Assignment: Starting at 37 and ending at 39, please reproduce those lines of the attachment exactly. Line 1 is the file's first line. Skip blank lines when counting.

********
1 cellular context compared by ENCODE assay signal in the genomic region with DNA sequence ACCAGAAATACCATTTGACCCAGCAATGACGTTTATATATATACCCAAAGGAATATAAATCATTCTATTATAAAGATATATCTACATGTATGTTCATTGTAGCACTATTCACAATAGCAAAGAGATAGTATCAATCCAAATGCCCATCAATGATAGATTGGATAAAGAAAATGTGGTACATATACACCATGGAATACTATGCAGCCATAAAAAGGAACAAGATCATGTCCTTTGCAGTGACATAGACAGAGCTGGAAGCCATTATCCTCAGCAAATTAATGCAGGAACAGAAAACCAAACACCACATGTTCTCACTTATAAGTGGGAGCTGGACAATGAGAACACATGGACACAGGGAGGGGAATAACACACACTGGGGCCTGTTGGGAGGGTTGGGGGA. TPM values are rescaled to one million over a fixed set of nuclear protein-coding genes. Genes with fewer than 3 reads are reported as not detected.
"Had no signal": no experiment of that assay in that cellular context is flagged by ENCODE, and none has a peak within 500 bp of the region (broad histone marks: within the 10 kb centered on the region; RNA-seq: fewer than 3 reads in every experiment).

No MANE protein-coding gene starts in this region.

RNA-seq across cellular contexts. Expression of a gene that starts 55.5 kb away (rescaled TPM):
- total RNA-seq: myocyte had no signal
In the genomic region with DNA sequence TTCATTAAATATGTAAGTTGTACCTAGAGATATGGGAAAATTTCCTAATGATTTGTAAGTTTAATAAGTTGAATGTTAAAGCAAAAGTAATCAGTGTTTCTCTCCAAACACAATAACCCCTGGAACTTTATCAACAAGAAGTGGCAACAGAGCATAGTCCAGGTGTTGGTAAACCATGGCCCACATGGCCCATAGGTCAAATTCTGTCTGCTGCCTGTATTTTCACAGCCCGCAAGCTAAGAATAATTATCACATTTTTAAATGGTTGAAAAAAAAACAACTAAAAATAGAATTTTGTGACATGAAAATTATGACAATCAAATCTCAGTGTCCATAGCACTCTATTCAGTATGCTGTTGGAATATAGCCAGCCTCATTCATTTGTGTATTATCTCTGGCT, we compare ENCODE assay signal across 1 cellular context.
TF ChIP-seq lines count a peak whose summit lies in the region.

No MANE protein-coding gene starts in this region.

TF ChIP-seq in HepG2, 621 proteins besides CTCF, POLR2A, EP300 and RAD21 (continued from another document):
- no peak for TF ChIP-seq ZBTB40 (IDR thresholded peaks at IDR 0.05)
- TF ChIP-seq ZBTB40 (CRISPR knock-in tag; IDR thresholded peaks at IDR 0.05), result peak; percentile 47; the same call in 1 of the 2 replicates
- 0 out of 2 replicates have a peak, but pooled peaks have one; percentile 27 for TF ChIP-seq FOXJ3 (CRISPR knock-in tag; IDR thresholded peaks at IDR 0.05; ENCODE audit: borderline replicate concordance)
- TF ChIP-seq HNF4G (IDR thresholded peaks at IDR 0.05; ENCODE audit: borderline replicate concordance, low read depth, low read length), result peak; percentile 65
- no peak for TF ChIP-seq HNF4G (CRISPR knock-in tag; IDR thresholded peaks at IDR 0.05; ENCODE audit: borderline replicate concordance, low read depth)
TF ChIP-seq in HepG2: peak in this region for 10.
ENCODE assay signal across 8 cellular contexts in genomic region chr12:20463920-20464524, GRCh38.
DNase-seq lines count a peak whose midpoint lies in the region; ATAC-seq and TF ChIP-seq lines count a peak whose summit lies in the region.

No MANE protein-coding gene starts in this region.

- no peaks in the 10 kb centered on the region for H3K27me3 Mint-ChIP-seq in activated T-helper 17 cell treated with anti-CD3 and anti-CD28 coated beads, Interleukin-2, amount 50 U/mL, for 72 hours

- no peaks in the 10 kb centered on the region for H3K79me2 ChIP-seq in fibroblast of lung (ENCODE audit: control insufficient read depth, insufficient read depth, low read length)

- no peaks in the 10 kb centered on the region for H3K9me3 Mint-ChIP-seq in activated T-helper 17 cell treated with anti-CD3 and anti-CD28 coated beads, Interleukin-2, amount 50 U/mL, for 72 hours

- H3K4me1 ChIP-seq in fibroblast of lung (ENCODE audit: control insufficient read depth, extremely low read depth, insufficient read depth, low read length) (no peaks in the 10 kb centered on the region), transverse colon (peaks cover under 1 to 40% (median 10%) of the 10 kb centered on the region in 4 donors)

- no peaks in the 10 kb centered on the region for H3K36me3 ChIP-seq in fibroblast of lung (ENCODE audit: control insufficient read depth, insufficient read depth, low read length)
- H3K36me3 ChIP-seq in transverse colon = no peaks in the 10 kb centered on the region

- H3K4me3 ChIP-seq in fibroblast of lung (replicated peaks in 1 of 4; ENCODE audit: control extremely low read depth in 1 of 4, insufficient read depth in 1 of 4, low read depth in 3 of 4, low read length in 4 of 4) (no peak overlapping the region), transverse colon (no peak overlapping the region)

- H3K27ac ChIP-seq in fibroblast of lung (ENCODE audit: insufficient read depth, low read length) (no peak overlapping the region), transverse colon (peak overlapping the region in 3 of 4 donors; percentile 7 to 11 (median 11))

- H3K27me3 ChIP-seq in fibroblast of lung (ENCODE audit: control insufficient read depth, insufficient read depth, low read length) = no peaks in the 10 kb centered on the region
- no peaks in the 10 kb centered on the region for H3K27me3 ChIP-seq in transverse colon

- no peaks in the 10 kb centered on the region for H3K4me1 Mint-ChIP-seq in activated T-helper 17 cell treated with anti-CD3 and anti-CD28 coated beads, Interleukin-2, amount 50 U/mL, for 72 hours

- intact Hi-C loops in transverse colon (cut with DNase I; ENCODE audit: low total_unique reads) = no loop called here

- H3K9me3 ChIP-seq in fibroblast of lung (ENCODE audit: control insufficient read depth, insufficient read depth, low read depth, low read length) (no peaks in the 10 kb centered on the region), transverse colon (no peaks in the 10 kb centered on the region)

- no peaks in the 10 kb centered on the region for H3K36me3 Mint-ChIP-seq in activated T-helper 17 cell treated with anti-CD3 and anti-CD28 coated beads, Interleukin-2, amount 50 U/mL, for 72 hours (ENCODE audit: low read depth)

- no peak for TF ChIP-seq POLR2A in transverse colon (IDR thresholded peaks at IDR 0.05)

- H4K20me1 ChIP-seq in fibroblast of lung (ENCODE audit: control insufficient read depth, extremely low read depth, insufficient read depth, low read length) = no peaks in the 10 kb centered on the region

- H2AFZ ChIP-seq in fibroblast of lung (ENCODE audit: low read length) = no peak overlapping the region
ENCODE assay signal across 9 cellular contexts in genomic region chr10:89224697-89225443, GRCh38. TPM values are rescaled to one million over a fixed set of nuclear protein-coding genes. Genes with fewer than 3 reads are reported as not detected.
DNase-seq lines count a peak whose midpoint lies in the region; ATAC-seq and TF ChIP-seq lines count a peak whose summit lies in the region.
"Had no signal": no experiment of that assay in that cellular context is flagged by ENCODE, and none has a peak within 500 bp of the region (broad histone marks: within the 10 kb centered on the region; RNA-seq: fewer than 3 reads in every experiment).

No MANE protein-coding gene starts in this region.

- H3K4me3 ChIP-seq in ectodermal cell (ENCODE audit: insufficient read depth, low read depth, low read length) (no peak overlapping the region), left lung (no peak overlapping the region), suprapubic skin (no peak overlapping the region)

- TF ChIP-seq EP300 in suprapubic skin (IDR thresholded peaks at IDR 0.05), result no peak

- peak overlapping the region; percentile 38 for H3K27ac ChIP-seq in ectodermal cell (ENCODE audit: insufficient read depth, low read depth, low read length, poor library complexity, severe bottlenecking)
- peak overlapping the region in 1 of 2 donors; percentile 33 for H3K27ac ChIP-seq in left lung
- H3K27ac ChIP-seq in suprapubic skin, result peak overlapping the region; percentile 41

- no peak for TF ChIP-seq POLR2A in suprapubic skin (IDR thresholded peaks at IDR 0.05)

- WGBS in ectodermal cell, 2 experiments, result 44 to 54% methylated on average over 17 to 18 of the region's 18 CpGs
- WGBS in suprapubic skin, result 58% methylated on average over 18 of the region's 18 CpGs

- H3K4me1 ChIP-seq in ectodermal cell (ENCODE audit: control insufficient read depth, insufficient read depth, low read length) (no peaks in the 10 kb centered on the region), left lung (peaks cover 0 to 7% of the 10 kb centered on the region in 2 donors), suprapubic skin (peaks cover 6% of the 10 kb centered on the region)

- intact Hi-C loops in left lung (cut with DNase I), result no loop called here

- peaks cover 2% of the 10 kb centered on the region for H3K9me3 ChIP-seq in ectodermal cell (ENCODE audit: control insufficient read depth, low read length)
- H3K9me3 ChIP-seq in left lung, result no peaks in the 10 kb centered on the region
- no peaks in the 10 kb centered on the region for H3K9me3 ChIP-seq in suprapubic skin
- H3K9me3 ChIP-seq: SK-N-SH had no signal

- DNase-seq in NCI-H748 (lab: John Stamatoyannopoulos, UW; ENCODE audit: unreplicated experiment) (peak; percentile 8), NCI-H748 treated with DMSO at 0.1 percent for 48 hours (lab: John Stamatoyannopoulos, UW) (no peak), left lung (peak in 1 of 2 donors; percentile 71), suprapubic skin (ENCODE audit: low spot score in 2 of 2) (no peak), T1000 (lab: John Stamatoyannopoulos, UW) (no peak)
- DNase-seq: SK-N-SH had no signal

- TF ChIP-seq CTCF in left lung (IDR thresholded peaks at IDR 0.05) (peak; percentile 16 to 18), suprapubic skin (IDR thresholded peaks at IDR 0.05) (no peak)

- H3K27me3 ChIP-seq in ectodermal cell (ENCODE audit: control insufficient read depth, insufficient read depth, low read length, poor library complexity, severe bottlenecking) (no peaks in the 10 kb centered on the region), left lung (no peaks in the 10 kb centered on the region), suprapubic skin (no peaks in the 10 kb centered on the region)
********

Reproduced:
DNase-seq lines count a peak whose midpoint lies in the region; ATAC-seq and TF ChIP-seq lines count a peak whose summit lies in the region.
"Had no signal": no experiment of that assay in that cellular context is flagged by ENCODE, and none has a peak within 500 bp of the region (broad histone marks: within the 10 kb centered on the region; RNA-seq: fewer than 3 reads in every experiment).

No MANE protein-coding gene starts in this region.